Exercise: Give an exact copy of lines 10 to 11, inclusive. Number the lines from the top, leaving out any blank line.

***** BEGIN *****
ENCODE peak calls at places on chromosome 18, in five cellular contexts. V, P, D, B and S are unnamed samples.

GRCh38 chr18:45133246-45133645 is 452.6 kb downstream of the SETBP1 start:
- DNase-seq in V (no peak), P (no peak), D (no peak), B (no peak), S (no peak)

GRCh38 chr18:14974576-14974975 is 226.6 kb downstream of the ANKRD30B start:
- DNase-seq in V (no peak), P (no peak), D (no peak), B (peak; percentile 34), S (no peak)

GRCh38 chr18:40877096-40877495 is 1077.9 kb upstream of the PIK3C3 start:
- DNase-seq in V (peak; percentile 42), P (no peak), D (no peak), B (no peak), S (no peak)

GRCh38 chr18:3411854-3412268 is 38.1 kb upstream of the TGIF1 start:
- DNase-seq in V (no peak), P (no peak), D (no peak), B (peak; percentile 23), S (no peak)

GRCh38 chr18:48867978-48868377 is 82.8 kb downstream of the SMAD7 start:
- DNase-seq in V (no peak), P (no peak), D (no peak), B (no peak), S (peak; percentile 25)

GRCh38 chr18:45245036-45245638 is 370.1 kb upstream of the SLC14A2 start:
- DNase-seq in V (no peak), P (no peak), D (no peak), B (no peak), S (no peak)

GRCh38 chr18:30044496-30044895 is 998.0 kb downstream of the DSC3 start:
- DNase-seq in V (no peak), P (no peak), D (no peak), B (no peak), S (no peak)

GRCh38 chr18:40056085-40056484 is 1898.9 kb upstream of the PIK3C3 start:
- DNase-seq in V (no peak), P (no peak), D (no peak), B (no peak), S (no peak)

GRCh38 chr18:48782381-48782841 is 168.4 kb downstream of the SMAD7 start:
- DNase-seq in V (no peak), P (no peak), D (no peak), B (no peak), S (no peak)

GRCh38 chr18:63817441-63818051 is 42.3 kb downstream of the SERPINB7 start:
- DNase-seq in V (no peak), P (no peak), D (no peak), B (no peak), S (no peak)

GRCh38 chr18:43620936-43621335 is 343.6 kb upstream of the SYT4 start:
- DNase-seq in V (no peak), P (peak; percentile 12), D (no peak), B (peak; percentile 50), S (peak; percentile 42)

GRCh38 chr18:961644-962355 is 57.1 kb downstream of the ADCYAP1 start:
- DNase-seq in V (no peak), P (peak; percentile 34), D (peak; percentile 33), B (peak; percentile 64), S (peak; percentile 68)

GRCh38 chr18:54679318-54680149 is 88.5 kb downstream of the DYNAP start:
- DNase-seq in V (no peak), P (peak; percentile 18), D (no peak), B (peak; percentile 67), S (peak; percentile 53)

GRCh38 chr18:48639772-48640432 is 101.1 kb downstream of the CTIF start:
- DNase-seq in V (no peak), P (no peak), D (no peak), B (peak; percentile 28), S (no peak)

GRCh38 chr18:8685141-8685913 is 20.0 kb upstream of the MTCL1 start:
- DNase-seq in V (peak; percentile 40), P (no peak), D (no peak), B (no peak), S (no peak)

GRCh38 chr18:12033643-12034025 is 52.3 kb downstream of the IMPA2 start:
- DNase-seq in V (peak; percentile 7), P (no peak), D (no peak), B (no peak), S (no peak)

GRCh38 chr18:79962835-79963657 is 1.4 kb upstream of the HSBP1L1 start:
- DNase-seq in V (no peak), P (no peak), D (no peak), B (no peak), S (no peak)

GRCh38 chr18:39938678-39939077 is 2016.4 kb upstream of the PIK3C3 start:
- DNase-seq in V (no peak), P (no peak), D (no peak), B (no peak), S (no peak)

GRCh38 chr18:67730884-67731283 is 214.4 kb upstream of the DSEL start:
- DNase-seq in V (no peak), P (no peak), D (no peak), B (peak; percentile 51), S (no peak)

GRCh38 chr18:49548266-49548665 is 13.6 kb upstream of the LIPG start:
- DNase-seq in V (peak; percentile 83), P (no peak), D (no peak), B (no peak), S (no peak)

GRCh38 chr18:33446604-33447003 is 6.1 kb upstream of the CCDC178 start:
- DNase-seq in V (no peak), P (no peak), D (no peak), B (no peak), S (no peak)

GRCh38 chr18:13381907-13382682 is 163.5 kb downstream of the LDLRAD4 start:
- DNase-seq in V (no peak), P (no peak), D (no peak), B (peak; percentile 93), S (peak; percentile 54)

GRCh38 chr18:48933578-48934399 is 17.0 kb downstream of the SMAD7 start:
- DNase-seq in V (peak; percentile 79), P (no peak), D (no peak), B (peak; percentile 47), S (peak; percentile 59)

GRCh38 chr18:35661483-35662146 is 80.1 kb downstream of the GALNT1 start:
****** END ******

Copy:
GRCh38 chr18:48867978-48868377 is 82.8 kb downstream of the SMAD7 start:
- DNase-seq in V (no peak), P (no peak), D (no peak), B (no peak), S (peak; percentile 25)